Saturday, October 21, 2006
When Roy E. Disney accused the Eisner regime of building Disney's California Adventure "on the cheap" it was very clear what he was talking about. Here was a park filled with off the shelf amusements contracted out to less than stellar vendors, no distinct themed areas and nary a penny spent on new show technology, save perhaps Soaring Over California's remarkable hovering benchseats.
But what the park's few guests may not realize is that the 'cheap' across the street from Disneyland went far deeper than Wal-Mart style thrills, mall esthetics and empty sightlines. When it came to the comfort of patrons, DCA proudly demoted the guests to third world refugees by not fully budgeting for one of the most rudimentary of theme park provisions: Outdoor seating.
We all know what happens to guests non-plussed by their stroll along Paradise Pier. They leave and never come back. But what about the few remaining souls who haven't yet given up the faith? What happens when, after searching vainly for any element of charm in the park, guests now need a quiet place to rest their weary feet?
It appears that when it comes to taking a break from your glorious California Adventure Disney would rather you please remain standing.
Wednesday, October 11, 2006
A baby step forward is still progress, no matter how small.
Whether it was due to Exxon's sponsorship pull-out of Epcot's Universe of Energy or an astute management decision from someone at Disney with taste, the aggressively ugly marquee that sat beside the pavilion is now history. No longer will guests be barraged by over-zealous splashes of mauve, crowded visual elements, pop-icon mugging, covert explosions of pink triangles, incongruous type fonts and golden dinosaurs all randomly glued to a cheap milk crate backing. This was a visual eyesore so discomforting it didn't belong at a Six Flags park, let alone Epcot Center's classy Future World.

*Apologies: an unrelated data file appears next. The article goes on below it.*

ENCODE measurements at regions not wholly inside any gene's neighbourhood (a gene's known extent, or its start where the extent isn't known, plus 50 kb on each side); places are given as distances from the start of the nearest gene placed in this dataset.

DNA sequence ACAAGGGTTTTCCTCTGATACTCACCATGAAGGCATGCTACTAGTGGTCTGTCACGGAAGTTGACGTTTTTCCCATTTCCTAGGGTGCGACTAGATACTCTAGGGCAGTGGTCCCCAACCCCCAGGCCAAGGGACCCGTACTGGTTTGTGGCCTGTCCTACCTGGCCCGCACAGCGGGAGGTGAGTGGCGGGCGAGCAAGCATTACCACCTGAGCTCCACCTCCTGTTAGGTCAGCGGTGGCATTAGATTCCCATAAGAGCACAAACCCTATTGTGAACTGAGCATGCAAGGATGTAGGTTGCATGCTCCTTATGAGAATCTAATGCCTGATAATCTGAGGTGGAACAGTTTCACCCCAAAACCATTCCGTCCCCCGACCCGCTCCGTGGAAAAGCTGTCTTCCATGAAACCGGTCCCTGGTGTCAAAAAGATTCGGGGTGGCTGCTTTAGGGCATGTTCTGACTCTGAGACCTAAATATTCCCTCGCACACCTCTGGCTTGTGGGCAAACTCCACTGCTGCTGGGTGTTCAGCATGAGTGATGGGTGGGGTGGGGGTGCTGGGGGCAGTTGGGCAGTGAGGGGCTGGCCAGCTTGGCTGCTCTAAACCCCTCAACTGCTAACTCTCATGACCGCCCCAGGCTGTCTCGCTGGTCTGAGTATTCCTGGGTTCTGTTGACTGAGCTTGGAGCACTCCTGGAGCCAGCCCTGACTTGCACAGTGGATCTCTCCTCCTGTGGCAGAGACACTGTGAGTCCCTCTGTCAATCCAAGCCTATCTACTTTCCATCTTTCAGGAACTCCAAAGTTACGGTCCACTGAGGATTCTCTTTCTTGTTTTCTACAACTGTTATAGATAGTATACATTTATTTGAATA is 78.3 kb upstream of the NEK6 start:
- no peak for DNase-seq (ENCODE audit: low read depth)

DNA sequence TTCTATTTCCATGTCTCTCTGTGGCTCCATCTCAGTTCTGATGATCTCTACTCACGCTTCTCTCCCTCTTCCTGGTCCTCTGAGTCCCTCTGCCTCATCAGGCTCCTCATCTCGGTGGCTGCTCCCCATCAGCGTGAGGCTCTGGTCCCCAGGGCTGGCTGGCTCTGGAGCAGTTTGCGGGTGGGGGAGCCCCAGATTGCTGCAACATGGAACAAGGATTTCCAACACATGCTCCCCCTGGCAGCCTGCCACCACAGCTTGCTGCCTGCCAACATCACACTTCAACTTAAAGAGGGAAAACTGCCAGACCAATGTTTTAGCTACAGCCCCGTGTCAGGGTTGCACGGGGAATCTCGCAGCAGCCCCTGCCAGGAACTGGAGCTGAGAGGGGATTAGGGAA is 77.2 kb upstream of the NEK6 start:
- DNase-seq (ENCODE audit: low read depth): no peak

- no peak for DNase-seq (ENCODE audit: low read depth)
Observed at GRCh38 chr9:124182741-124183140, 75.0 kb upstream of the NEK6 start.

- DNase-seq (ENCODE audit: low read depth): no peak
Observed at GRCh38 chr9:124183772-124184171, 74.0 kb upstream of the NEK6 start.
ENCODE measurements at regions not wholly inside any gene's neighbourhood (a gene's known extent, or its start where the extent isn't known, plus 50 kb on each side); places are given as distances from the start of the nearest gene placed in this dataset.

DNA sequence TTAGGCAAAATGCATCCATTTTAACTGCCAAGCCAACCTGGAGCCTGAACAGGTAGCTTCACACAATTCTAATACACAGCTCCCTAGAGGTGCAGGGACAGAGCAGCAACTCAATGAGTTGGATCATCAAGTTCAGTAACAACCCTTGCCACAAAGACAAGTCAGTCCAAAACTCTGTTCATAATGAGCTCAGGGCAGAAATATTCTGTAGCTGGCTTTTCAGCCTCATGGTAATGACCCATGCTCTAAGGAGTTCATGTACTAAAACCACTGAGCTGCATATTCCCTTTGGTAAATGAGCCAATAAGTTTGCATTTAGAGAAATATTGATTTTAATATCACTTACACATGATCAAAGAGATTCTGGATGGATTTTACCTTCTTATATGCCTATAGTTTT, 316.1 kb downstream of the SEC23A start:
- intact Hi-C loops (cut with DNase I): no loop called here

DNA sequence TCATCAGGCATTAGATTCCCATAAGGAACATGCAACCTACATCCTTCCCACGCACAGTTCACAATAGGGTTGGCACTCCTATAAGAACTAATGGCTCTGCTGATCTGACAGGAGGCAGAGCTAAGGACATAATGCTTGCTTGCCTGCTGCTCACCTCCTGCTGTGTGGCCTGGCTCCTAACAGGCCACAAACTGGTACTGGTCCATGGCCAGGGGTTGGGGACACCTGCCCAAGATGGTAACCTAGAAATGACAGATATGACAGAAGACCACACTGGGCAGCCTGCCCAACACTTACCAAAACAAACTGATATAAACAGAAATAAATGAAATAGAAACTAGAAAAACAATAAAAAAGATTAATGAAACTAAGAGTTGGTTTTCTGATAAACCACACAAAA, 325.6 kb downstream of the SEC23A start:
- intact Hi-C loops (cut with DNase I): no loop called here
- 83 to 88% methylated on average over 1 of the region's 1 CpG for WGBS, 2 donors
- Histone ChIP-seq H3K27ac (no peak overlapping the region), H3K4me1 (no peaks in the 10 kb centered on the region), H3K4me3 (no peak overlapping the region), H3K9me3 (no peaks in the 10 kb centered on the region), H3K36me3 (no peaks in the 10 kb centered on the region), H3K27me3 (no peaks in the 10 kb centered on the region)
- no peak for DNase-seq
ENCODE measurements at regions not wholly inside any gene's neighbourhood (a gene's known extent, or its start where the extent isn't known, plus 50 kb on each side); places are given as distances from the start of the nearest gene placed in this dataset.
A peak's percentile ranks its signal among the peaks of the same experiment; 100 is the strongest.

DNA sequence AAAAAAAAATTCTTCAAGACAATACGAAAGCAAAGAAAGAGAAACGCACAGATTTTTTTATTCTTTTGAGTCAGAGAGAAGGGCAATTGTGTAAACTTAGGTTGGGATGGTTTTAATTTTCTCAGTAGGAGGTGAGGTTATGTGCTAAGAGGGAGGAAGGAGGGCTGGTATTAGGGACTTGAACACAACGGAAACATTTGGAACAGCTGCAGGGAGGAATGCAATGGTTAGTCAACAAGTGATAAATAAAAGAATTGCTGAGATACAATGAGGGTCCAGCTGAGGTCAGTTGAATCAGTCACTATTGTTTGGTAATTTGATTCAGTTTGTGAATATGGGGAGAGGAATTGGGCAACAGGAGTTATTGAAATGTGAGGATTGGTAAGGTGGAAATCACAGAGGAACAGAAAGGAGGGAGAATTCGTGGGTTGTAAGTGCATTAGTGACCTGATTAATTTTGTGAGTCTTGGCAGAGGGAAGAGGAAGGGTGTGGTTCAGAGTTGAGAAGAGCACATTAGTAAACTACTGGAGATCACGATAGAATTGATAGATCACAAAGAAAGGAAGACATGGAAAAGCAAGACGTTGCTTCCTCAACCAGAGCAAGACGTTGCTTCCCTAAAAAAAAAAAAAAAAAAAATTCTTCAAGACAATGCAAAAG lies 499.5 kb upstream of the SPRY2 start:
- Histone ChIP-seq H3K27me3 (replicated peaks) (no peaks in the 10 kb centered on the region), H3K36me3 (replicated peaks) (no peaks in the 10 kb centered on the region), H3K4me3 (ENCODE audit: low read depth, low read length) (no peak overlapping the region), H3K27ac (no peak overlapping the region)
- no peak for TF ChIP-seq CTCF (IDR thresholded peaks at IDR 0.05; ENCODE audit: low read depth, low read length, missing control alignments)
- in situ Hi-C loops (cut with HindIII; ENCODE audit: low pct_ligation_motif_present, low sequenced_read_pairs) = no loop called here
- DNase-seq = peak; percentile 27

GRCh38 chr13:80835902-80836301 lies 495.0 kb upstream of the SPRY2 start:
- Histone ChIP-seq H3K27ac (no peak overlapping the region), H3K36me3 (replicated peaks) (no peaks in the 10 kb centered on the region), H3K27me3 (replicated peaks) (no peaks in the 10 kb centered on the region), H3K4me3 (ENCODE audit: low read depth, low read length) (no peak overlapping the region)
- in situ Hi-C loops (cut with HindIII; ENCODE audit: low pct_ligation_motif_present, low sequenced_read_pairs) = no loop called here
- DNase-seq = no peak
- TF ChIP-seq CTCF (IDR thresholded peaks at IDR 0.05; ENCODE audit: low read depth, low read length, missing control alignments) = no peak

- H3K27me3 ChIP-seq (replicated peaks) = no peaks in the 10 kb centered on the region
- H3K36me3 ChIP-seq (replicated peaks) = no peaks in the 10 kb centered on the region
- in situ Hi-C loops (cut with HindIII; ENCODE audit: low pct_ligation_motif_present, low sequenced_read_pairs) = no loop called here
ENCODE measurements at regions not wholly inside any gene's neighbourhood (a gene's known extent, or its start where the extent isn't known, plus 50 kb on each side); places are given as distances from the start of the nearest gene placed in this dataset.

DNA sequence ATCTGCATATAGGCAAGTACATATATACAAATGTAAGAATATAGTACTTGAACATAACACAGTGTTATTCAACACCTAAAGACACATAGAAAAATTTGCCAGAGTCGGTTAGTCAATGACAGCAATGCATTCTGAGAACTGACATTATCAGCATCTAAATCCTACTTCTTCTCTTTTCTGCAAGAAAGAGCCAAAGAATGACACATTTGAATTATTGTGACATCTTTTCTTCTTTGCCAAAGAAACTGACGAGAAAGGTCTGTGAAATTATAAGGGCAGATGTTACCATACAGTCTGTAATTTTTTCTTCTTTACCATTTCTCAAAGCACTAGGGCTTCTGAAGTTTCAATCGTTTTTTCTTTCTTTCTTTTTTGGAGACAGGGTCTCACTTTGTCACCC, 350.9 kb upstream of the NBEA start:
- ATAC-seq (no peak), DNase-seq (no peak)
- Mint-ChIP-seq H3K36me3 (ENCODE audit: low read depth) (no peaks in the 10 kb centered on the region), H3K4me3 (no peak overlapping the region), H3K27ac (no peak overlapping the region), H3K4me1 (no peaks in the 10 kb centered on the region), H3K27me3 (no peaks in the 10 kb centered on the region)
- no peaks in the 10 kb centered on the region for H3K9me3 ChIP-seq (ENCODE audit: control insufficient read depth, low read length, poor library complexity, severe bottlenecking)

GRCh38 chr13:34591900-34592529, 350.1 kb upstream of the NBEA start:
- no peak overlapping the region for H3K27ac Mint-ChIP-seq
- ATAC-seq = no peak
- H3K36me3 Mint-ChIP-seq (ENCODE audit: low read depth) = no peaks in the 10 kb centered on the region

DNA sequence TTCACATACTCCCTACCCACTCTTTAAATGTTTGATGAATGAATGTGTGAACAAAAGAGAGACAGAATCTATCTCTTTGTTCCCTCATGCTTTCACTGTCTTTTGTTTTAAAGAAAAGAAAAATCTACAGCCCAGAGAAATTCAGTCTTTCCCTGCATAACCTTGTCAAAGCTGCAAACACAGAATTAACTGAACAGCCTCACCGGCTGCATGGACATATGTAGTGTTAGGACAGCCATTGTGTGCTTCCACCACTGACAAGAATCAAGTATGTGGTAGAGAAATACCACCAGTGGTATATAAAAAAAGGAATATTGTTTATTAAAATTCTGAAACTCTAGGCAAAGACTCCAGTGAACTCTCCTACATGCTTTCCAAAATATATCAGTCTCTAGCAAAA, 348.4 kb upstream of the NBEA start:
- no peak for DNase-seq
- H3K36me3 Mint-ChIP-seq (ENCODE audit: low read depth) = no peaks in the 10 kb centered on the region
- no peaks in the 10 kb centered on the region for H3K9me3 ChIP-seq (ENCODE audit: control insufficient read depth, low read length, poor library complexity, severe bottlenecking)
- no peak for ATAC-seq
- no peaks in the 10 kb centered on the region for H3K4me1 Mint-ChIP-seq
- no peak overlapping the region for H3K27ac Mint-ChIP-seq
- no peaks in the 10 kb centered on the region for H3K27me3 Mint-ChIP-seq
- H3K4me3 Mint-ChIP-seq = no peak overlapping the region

On the other side of the country the final retro touches have been affixed to the once equally ugly Club Buzz at Disneyland's Tomorrowland. Also back is the original name for the area, The Tomorrowland Terrace. A lone designer at Disneyland's Entertainment Division saw fit to pay homage to the timeless design sensibility of Disney's legendary Imagineer Rolly Crump and his original modernist motif for this unique rising bandstand. Though not an exact re-fit of Rolly's whimsical airy space-age planters, it's a genuine and heartfelt nod to his take on a promising optimistic future. Club Buzz, on the other hand, was a heavy, brooding, dystopian monolith that sucked all the life out of the area.
Those that value great design and a quality guest experience right down to the smallest detail have reason to rejoice at these recent, albeit minor, changes. Progress at a snail's pace is still better than decay and destruction at any pace.
Thursday, October 05, 2006
Yes it's true. Jay Rasulo and the marketing minions at Disney Corporate are pushing hard for a rushed tear-down of Tom Sawyer's Island to make room for a Jack Sparrow themed Pirate Playground in May of 2007.
Those within the Orwellian confines of W.D.I. now tasked with shape-shifting this classic Walt inspired island of adventure and brave enough to talk about it generally don't agree with their new mandate. Driven hard by the movie's financial success, this is a decision that is both knee-jerk and wrong.
The argument that is being used is that the Island is no longer being attended, so W.D.I. must make it "relevant".
Just when did attendance drop? Was it when the fort shut and locked its entrance gate? When the bridges were temporarily run down and closed? When the allure of a burning cabin was shut off? When water traffic backed off with the loss of the Keel Boats and slimmed down Canoes? When the designated "smoking area" for that region was moved to the load/unload of the rafts?
So now what? Collective wisdom at Imagineering is that the disease has been mis-diagnosed. But no one in upper management seems to care about the legacy of Disneyland anymore. It's old fashioned, and long-term apparently does not appeal to Wallstreet.
Okay, so Disneyland is not a museum. Still, some things are just fun!
But only when they are working the way they had been designed to.